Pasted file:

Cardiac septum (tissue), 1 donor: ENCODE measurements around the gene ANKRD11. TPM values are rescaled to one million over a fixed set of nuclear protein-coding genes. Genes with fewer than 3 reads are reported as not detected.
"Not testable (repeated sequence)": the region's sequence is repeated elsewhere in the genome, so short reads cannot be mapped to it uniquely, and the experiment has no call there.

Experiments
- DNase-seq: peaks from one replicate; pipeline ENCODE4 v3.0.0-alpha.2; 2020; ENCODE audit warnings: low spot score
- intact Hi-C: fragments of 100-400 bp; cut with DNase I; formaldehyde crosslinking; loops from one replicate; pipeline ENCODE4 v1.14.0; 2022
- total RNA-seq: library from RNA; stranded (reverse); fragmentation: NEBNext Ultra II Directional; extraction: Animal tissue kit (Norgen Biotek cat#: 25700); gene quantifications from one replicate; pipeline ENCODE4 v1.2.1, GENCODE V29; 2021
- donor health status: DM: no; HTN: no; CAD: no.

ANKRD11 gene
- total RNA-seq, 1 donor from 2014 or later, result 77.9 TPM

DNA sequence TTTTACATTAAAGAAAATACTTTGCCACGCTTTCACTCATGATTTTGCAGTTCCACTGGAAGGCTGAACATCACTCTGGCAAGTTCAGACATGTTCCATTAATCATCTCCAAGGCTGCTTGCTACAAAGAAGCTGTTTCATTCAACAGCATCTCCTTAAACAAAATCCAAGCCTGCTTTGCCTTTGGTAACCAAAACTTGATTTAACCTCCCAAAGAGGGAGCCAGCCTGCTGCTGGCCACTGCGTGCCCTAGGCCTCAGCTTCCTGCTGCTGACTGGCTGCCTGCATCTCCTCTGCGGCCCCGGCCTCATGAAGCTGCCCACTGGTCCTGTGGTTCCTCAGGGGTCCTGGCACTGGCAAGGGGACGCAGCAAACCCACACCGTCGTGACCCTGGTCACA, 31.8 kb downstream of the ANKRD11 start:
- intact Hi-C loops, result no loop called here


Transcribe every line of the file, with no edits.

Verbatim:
Cardiac septum (tissue), 1 donor: ENCODE measurements around the gene ANKRD11. TPM values are rescaled to one million over a fixed set of nuclear protein-coding genes. Genes with fewer than 3 reads are reported as not detected.
"Not testable (repeated sequence)": the region's sequence is repeated elsewhere in the genome, so short reads cannot be mapped to it uniquely, and the experiment has no call there.

Experiments
- DNase-seq: peaks from one replicate; pipeline ENCODE4 v3.0.0-alpha.2; 2020; ENCODE audit warnings: low spot score
- intact Hi-C: fragments of 100-400 bp; cut with DNase I; formaldehyde crosslinking; loops from one replicate; pipeline ENCODE4 v1.14.0; 2022
- total RNA-seq: library from RNA; stranded (reverse); fragmentation: NEBNext Ultra II Directional; extraction: Animal tissue kit (Norgen Biotek cat#: 25700); gene quantifications from one replicate; pipeline ENCODE4 v1.2.1, GENCODE V29; 2021
- donor health status: DM: no; HTN: no; CAD: no.

ANKRD11 gene
- total RNA-seq, 1 donor from 2014 or later, result 77.9 TPM

DNA sequence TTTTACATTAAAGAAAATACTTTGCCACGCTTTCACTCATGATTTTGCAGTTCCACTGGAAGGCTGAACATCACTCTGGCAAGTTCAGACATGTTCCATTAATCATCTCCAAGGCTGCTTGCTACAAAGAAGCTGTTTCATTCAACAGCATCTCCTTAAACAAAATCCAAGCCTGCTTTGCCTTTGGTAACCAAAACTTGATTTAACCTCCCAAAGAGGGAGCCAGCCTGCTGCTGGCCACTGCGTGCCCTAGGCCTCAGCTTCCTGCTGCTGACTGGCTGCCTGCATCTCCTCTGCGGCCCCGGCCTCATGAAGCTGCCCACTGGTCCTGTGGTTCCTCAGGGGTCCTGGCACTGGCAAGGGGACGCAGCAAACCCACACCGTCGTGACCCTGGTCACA, 31.8 kb downstream of the ANKRD11 start:
- intact Hi-C loops, result no loop called here